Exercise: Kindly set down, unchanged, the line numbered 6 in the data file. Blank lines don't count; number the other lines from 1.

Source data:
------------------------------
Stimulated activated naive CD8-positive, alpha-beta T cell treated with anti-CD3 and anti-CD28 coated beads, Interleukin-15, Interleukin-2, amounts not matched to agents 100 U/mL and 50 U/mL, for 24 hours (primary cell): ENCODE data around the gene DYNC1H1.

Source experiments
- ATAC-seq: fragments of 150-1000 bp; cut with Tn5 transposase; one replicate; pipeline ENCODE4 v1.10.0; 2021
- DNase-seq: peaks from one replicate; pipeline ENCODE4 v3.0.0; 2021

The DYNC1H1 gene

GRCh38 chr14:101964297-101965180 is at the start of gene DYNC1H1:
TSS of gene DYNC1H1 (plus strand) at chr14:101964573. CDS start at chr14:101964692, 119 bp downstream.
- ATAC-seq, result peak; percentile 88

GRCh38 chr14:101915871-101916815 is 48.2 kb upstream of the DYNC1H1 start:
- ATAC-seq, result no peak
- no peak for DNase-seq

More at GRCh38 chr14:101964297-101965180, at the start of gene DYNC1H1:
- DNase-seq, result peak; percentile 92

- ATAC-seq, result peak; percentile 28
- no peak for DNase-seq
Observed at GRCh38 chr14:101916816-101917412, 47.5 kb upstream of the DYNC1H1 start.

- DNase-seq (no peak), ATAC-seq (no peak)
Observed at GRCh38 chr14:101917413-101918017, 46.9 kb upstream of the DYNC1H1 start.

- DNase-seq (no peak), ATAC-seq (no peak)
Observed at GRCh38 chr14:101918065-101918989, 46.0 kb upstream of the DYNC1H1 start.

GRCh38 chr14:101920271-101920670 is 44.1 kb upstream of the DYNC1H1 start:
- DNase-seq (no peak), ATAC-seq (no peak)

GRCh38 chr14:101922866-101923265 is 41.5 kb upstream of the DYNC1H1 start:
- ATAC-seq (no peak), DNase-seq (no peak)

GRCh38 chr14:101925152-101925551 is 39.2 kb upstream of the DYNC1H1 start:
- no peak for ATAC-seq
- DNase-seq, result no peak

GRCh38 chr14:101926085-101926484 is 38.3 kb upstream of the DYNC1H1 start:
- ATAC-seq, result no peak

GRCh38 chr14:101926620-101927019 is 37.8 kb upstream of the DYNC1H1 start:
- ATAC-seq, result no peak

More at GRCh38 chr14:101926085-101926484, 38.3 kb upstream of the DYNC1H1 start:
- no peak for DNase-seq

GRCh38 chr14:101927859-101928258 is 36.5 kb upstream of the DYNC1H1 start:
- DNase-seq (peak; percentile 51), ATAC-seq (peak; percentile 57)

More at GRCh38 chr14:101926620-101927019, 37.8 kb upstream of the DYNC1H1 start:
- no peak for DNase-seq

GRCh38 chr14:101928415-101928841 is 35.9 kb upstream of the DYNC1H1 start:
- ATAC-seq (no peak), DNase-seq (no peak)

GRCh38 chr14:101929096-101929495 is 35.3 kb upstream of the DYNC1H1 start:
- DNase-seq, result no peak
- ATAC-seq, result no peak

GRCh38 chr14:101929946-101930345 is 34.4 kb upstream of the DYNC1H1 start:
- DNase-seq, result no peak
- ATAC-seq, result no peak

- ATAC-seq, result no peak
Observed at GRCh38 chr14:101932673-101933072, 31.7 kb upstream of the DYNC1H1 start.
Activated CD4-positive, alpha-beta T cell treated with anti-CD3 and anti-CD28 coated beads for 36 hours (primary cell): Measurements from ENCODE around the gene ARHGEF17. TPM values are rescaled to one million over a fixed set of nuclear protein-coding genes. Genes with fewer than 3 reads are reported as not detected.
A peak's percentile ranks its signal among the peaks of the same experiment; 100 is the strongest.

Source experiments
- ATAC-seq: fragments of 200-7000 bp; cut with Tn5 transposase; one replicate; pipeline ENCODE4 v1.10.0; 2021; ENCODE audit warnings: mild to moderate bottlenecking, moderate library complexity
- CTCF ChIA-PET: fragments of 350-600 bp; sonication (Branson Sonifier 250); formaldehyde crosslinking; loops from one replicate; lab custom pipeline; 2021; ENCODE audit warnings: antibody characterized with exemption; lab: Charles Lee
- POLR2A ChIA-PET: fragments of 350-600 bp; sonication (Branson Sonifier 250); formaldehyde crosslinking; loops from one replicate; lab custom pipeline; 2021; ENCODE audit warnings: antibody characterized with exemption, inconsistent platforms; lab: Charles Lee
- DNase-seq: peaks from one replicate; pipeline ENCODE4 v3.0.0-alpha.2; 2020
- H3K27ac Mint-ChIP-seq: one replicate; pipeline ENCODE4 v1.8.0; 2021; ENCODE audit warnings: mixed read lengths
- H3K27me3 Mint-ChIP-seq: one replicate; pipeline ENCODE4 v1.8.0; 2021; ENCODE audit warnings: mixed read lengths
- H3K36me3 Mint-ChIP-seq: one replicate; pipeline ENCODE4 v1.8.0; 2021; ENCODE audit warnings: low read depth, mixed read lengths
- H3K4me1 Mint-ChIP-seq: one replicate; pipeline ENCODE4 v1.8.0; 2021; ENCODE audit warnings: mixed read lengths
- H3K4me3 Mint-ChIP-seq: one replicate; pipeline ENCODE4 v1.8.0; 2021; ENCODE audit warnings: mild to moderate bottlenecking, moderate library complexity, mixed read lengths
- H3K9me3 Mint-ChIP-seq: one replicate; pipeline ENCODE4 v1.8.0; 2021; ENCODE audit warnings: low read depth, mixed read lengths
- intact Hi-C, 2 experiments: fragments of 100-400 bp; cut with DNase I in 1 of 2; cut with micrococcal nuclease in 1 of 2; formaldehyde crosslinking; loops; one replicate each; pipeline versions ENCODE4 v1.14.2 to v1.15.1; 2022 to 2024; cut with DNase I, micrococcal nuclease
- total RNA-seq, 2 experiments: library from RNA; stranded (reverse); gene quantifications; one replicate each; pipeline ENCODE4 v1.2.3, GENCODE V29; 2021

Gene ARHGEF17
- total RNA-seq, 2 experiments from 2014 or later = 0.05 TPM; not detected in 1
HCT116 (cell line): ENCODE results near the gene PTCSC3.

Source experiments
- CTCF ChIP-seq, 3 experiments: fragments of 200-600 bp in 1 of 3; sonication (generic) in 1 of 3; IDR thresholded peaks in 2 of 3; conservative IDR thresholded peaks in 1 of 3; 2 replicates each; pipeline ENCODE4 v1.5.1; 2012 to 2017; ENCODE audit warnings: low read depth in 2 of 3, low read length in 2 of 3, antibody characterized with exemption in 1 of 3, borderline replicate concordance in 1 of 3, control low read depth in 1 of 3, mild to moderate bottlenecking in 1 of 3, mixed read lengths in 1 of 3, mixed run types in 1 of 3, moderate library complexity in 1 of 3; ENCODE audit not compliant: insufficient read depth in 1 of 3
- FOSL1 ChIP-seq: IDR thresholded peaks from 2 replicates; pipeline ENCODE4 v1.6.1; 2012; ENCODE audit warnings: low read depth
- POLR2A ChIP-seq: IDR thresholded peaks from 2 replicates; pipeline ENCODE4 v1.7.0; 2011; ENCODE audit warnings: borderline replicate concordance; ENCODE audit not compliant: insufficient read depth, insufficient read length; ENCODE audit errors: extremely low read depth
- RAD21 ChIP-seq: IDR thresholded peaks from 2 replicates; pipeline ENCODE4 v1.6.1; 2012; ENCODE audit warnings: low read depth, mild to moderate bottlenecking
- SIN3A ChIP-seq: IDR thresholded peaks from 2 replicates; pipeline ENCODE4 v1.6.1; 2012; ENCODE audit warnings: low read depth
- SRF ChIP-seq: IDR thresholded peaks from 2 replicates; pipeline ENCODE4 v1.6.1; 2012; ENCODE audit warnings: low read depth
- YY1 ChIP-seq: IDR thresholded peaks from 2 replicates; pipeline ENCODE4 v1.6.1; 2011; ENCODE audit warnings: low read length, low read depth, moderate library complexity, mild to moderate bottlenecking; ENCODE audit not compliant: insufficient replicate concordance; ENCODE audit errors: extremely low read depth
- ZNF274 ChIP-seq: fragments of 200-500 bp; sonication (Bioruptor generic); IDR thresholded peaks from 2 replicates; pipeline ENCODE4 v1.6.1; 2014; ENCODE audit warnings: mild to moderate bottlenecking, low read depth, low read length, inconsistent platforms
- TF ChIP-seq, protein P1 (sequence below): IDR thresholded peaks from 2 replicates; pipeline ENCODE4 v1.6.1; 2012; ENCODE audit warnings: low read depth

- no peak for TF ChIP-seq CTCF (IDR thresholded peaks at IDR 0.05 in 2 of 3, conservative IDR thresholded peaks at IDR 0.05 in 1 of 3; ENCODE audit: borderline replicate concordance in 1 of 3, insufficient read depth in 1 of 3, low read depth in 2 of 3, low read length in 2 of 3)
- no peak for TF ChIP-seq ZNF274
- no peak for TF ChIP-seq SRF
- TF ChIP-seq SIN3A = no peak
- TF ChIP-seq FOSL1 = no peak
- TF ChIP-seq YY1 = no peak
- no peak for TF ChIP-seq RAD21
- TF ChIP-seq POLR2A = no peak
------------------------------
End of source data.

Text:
GRCh38 chr14:101964297-101965180 is at the start of gene DYNC1H1: